CONTEXTUAL ANALYSIS ON HOW COFFEE DRINKING AFFECTED THE DEMAND OF THE CHINESE COFFEE POT
- HISTORY OF COFFEE DRINKING
- EARLY DOCUMENTATION OF COFFEE PLANT
- COFFEE DRINKING IN EUROPE
- REASONS FOR POPULARITY
- ROLE OF COFFEEHOUSES
- COFFEE DRINKING IN CHINA
HISTORY OF COFFEE DRINKING
Firstly, to begin my contextual analysis I will analyse from the general idea of a coffee pot into the details of its element. So I would start with a story of the invention of coffee. “Ethiopia is generally considered the birthplace of coffee. More than a thousand years ago, the story goes, a goat farmer named Kaldi noticed his herd dancing one day after gnawing on the red berries hanging from the bushes ringing the pastures. Tired himself one day, he decided to try the stuff. He perked up and started skipping along with his goats. Soon Kaldi made the berries part of his daily diet. One day, a monk from a nearby monastery spotted the farmer dancing with his goats. He, too, wanted some of that energy, not to shimmy but to stay up and study. Soon a fellow monk came up with the idea of boiling the beans and drinking the hot brew before lengthy religious services. News of coffee’s kick spread, and more and more monks throughout the African kingdom started drinking it to extend their devotion time.”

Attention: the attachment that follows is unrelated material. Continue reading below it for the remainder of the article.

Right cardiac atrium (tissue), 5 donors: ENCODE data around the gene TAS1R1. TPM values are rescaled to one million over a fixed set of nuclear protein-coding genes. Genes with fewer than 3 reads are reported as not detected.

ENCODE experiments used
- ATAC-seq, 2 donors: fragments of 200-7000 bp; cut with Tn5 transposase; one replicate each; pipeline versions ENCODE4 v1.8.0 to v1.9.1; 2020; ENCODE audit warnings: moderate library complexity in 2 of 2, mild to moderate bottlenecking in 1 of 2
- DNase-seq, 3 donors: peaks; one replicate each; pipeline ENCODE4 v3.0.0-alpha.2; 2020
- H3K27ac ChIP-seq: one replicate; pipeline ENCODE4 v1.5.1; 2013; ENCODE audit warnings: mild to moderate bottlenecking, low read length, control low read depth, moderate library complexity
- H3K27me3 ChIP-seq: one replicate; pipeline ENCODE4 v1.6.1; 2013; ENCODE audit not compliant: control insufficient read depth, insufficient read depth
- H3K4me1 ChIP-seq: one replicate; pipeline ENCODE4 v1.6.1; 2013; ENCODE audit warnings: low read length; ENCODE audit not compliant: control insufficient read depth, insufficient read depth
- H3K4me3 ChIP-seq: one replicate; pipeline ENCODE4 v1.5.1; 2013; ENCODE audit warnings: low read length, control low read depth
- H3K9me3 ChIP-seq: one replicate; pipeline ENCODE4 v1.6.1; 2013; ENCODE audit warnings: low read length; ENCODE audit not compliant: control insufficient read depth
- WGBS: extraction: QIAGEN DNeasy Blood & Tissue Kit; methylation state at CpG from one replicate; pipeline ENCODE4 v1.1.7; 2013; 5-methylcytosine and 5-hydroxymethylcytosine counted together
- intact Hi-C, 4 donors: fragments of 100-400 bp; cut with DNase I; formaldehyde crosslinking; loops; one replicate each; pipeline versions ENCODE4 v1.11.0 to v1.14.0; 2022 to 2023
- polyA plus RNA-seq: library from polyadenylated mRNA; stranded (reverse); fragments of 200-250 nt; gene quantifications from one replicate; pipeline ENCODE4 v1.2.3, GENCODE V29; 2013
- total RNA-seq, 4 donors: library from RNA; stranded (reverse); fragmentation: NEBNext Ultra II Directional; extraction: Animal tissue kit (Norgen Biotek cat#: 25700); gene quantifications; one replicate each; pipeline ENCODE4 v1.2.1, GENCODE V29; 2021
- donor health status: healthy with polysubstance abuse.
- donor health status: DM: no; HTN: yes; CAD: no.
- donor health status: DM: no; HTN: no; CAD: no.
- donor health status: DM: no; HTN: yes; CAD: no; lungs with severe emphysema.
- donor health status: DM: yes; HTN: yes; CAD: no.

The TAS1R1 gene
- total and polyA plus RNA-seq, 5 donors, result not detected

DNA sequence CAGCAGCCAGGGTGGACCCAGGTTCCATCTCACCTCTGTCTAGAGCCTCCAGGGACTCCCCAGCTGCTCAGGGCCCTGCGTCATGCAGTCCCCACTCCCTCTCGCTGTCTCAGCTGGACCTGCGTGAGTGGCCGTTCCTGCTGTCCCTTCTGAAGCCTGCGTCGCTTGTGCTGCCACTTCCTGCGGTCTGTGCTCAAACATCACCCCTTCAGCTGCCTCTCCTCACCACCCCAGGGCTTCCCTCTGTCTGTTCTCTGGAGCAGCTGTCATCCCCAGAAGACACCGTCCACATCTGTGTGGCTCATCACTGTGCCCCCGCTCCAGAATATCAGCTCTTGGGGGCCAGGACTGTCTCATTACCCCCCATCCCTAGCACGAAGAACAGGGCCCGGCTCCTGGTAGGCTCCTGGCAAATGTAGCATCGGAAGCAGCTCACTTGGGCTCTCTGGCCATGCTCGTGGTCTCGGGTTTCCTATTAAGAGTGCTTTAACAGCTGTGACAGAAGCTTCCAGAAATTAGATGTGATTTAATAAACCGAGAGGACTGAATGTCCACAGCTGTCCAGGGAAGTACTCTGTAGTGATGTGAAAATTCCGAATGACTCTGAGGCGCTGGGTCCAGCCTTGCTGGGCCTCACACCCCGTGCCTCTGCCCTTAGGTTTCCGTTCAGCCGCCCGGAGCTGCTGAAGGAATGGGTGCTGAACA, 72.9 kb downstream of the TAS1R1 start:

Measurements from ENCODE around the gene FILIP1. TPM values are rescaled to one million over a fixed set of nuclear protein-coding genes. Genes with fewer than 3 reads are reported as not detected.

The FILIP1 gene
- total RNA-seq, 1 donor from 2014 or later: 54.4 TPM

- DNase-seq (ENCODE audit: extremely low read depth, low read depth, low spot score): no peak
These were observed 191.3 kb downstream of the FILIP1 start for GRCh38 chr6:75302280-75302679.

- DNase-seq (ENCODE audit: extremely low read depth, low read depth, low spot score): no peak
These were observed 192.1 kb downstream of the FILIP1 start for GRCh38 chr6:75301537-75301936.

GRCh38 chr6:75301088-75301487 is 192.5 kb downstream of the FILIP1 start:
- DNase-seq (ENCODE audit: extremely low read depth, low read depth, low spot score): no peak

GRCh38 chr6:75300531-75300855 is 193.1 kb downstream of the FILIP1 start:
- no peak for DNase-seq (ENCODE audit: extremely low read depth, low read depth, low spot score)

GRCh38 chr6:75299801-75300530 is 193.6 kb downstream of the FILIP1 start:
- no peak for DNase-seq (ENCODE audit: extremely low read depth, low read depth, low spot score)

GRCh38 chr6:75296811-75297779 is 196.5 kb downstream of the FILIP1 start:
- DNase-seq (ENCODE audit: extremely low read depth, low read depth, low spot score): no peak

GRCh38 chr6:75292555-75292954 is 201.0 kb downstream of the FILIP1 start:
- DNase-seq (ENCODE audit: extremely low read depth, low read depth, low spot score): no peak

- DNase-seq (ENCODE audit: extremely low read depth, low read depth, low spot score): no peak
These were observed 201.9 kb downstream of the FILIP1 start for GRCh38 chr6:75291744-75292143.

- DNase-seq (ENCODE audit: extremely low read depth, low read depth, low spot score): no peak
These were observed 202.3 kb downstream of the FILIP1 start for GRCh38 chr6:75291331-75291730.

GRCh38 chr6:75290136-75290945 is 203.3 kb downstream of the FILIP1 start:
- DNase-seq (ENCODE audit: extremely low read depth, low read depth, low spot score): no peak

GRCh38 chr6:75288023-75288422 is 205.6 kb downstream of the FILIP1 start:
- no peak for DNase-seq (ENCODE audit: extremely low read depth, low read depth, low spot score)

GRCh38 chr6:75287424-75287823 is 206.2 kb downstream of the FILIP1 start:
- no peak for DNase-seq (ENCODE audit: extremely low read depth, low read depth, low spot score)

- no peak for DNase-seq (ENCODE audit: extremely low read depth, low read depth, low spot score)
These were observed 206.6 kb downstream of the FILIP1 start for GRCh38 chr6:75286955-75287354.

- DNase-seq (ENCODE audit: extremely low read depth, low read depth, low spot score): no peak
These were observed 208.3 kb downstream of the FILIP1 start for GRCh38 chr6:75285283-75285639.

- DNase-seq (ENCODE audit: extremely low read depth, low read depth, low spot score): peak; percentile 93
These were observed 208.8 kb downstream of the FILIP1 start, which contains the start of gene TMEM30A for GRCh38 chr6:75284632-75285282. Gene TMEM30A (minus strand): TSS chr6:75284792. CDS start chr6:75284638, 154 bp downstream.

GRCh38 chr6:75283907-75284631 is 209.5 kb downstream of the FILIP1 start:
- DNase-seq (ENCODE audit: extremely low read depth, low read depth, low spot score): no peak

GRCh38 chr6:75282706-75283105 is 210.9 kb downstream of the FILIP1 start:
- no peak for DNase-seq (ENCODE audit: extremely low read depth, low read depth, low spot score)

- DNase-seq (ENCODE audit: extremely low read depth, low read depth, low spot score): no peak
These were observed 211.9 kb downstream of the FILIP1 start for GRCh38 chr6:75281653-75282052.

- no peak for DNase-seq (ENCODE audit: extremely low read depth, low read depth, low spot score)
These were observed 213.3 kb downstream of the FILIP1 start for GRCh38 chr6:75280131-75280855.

EARLY DOCUMENTATION OF COFFEE PLANT
As we learn about how plant is being documented throughout the history, the earliest pictorial representation of coffee plant was first found in John Parkinson’s Theatrum Botanicum (1640). In the last section, he devoted to ‘‘strange and rare plants,’’ on ‘‘the Turkes berry drinke,’’ coffee. His account was based on previous writings on the plant by Rauwolf, by Prosper Alpinus, a Venetian botanist, and by Paldanus’s commentaries on the English translation of the Dutch traveler Jan Huygen van Linschoten’s narrative of his observations in the East Indies. This image would soon find itself repeated in numerous later natural histories of coffee.
COFFEE DRINKING IN EUROPE